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Developer withdraws zoning application for luxury apartments in St. Cloud

Epoch Residential built the 280-unit Kestra Apartments near Disney, which sold this year for nearly $80 million. The St. Cloud City Council was set to reject a proposal for a similar project on Narcoossee Road.
Epoch Residential built the 280-unit Kestra Apartments near Disney, which sold this year for nearly $80 million. The St. Cloud City Council was set to reject a proposal for a similar project on Narcoossee Road. (Richard Lubrant/Epoch Residential)

Faced with certain denial by St. Cloud’s City Council, a developer withdrew his permit application that would have allowed for the first luxury apartments to be built on Narcoossee Road south of the Orange County line.

Green Slate Land & Development had received preliminary approval in September for the 31-acre residential Planned Unit Development, across from the Turtle Creek community. The developer had deals in place with M/I Homes to build 137 townhomes, and with Epoch Residential to build a 280 unit apartment community — down from the original plan for 320 units.

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GSL President Isaiah “Ike” Cottle told GrowthSpotter he’s still in discussions with his builders and capital partners to determine the viability of the project.

“I feel like there’s a path forward for a high quality residential development here, absolutely,” he said. “We plan to revisit our development program and believe we will come up with something that will add to St. Cloud’s growing and vibrant community. GSL will continue to work with the community, staff, and city council on better defining a development that will be acceptable and beneficial for all involved.”

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The project would bring about 140 townhomes and a 300-unit apartment complex to Narcoossee Road, about a mile north of U.S. 192.

Cottle felt confident going into the meeting because he had reduced the unit count and the height of the apartment buildings in response to concerns from neighbors and council members. His team also redesigned the multifamily site plan to move the 1-story clubhouse closer to the Narcoossee frontage and to shift the closest 4-story apartment building sideways so only a 75-foot wide portion of the building would face the road. That building would be 300 feet from the closest backyard in Turtle Creek.

He could have submitted engineered site development plans within a week and completed construction in 24 months.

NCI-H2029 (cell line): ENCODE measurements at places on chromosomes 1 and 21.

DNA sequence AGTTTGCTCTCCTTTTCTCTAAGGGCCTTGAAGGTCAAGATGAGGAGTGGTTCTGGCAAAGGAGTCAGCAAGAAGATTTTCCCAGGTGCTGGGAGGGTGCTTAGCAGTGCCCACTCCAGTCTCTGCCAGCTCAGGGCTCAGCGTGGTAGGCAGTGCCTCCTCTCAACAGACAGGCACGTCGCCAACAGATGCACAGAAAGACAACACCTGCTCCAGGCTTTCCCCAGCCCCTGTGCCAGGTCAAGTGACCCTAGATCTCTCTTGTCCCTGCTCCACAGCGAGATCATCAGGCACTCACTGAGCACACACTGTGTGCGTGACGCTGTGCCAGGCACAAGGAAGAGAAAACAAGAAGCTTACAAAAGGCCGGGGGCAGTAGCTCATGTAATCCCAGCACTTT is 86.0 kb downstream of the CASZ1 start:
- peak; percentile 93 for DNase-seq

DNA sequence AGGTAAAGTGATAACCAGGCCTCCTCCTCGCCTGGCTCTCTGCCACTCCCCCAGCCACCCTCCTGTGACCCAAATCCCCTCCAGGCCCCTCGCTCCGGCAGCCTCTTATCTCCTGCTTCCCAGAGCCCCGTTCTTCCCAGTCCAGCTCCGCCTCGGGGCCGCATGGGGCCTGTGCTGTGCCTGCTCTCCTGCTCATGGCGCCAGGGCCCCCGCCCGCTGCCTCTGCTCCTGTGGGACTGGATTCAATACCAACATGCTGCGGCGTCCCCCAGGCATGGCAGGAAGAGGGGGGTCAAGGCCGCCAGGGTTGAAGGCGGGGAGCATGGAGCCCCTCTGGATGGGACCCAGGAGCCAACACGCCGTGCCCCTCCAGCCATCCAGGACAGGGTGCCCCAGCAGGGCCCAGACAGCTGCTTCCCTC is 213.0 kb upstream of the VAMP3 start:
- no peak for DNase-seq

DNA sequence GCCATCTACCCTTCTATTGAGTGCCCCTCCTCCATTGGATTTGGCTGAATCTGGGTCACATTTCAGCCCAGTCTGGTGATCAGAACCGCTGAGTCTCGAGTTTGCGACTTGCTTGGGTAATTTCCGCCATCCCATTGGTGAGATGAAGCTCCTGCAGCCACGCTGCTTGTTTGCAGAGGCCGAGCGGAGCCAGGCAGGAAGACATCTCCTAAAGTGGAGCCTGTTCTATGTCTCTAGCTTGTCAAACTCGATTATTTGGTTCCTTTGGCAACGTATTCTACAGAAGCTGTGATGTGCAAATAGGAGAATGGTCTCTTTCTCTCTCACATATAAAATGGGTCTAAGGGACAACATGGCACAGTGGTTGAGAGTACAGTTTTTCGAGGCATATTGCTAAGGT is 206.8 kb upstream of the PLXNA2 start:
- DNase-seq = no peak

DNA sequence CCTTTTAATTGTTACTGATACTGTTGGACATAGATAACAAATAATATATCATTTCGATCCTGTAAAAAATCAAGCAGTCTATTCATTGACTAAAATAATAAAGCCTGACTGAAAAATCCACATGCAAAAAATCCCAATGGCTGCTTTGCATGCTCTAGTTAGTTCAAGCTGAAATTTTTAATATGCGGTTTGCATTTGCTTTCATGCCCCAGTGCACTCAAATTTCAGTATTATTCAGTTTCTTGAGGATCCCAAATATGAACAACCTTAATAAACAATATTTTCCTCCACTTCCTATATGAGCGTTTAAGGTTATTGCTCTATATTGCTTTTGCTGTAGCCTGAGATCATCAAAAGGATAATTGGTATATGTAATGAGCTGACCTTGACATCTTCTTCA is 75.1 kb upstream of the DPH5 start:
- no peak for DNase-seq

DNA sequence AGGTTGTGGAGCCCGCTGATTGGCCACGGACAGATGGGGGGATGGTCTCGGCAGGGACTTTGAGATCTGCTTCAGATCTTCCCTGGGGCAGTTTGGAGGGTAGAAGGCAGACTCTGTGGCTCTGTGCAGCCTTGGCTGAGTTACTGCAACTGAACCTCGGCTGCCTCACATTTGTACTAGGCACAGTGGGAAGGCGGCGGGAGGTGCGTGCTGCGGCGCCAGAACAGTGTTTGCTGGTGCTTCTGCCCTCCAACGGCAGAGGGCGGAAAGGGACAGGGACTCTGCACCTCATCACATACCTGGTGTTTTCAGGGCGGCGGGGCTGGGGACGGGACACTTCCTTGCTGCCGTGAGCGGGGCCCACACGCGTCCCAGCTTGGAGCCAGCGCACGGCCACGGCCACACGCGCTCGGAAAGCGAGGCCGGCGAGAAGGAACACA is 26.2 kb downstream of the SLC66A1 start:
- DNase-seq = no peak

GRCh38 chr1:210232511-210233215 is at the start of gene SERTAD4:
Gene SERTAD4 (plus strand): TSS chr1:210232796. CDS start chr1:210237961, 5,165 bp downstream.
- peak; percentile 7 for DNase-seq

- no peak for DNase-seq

Deputy Mayor Keith Trace complimented the extensive buffers proposed by the developer during the meeting. He voted for the PUD during the first reading but swiched his vote at second reading, saying he couldn’t get past the height of the project.

“From the comments last time, I feel like nothing changed — just a few numbers on a page, ” Trace said. “It wasn’t enough to move the needle, in my mind. I mean, it’s still four-story apartments.”

Lowndes shareholder Rebecca Wilson, representing GSL, said the fourth floor is critical to the success of the project. “Four stories is a big deal to us, because that’s where we can get a quality developer to come in next to our townhomes,” she said. “And because it delivers a product that has an internal corridor and is luxury, with the elevator and those types of amenities.”

The developer used this rendering to show how the raised berm and mature landscaping would screen the apartments from Turtle Creek residents.
The developer used this rendering to show how the raised berm and mature landscaping would screen the apartments from Turtle Creek residents. (Green Slate Land & Development)

Council Member Linette Matheny claimed that there are more than 2,300 apartments already entitled for development in the city limits. Almost all be located in mixed-use PUDs, such as Tohoqua (1,100 units) Center Lake Ranch (500 units), Neptune Village (700 units) and Roan Bridge (260 units). None has approved site development or building permits yet.

“I don’t feel like we need more apartments,” Matheny said. “I received many emails from residents, and not one of them was in support of this development. I feel like low density is compatible here, not high density.”

Low Density Residential zoning in the city caps the density at three residential units per acre.

Wilson pointed out that the city’s Envision St. Cloud master plan identifies this site as suitable for “moderate to high density development.” She also noted that Narcoossee Road is scheduled to be widened to six lanes in 2030, so “it wouldn’t make a lot of sense to put single-family homes there.”

Cottle said the final version of the PUD might include three-story apartments or a mix of townhomes, single-family homes and a Build-for-Rent community. He’s confident M/I Homes would stay on board with a redesigned project.

“M/I Homes has wanted townhomes here forever. They were in the 2020 application, as well,” Cottle said. “I believe they will ride with me with a redesign. They are proposing a great product here and have been a tremendous partner during this process.”

Have a tip about Central Florida development? Contact me at lkinsler@GrowthSpotter.com or (407) 420-6261, or tweet me at @byLauraKinsler. Follow GrowthSpotter on Facebook, Twitter and LinkedIn.

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